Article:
Coined by Eliezer Ben-Yehuda in 1903, from מַחְסָן (makhsán, “a warehouse, storage location”) + ־יִת (-it, “Appended to certain masculine nouns denoting large items, forming feminine counterparts denoting corresponding small items”), likely a calque of French magasin, from Italian magazzino (“storehouse”), ultimately from Arabic مَخَازِن pl (maḵāzin), plural of مَخْزَن (maḵzan, “storeroom, storehouse”), noun of place from خَزَنَ (ḵazana, “to store, to stock, to lay up”), from the root خ ز ن (ḵ-z-n). Sharing same Proto-Semitic root with and making it a doublet of מָגָזִין.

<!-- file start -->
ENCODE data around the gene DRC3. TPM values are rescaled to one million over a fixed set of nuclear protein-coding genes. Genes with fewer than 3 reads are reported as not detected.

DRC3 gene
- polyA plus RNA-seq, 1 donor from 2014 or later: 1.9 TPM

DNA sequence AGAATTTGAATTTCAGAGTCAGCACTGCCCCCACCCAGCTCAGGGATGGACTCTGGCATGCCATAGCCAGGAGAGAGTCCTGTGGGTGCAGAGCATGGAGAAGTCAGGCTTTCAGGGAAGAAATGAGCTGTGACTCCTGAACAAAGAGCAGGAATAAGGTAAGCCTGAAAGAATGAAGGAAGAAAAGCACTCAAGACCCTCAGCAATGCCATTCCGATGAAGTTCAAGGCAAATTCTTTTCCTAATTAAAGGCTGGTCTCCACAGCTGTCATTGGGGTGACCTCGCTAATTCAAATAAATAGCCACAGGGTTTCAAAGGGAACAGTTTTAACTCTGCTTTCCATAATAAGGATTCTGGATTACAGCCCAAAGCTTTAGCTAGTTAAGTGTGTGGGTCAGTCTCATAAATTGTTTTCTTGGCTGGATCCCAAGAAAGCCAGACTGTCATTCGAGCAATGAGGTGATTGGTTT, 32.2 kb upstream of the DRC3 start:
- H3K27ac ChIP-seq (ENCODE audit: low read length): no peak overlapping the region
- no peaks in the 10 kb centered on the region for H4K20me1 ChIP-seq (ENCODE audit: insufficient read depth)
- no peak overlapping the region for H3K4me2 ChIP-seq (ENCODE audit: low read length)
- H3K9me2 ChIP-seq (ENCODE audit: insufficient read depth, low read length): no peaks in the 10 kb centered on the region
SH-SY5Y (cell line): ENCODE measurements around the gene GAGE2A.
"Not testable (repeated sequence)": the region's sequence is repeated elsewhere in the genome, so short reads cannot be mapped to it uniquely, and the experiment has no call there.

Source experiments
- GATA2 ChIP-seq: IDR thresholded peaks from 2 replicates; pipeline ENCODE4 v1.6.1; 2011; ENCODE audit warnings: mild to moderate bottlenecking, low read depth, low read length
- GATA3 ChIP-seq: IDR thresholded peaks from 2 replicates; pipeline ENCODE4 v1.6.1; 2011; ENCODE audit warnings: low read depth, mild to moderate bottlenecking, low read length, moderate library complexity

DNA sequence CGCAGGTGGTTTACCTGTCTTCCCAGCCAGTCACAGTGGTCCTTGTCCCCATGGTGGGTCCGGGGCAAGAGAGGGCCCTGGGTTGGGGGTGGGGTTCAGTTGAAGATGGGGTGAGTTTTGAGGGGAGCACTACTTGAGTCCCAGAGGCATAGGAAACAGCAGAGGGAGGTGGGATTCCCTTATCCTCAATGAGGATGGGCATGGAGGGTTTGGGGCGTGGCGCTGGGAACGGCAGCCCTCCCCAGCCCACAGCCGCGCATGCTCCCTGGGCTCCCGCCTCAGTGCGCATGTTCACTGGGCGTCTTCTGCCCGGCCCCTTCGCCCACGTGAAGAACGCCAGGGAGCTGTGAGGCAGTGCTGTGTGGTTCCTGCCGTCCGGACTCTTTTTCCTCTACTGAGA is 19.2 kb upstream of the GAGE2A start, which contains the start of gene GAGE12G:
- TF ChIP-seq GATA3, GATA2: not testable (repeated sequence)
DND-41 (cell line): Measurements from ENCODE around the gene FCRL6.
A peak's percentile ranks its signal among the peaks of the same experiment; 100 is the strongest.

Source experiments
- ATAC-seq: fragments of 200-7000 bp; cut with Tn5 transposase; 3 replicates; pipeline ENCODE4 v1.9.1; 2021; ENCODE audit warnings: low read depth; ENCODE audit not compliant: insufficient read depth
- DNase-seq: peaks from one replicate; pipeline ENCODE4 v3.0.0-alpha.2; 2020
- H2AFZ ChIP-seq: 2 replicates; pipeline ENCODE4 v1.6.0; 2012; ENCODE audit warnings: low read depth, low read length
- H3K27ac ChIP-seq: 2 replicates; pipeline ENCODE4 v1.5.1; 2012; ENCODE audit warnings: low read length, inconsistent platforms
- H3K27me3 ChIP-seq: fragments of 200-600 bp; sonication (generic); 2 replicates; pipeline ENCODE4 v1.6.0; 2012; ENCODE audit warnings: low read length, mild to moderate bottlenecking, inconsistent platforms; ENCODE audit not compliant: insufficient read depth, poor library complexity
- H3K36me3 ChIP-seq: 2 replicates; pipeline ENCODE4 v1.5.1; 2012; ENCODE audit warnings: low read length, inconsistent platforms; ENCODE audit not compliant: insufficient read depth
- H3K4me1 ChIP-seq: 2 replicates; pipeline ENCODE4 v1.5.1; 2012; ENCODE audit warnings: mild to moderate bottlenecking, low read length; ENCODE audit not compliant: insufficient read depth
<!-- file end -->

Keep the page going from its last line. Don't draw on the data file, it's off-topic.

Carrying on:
The computing sense was adopted because it shares with the firearms term the last in, first out property.
מַחְסָנִית • (makhsanít) f (plural indefinite מַחְסָנִיּוֹת, singular construct מַחְסָנִית־)
- (weaponry) A magazine, an ammunition clip or chamber enabling multiple rounds to be held before firing.
- (film, dated) A film cartridge.
- (computing) A stack.
- “מחסנית” in the Hebrew Terms Database of the Academy of Hebrew Language
- ^ Eylon Gilad, “גלגולה של מילה: “מגזין” ו”מחסנית””, in Haaretz, 2013-03-06